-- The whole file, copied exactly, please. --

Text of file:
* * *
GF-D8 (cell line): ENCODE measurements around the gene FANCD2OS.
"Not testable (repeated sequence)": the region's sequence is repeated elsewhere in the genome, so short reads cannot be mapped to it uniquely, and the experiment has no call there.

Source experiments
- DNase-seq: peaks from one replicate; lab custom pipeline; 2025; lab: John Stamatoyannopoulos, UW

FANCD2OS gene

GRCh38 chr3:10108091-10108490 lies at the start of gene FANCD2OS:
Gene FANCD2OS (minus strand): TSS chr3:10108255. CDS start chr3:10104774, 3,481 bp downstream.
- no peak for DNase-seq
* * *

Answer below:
GF-D8 (cell line): ENCODE measurements around the gene FANCD2OS.
"Not testable (repeated sequence)": the region's sequence is repeated elsewhere in the genome, so short reads cannot be mapped to it uniquely, and the experiment has no call there.

Source experiments
- DNase-seq: peaks from one replicate; lab custom pipeline; 2025; lab: John Stamatoyannopoulos, UW

FANCD2OS gene

GRCh38 chr3:10108091-10108490 lies at the start of gene FANCD2OS:
Gene FANCD2OS (minus strand): TSS chr3:10108255. CDS start chr3:10104774, 3,481 bp downstream.
- no peak for DNase-seq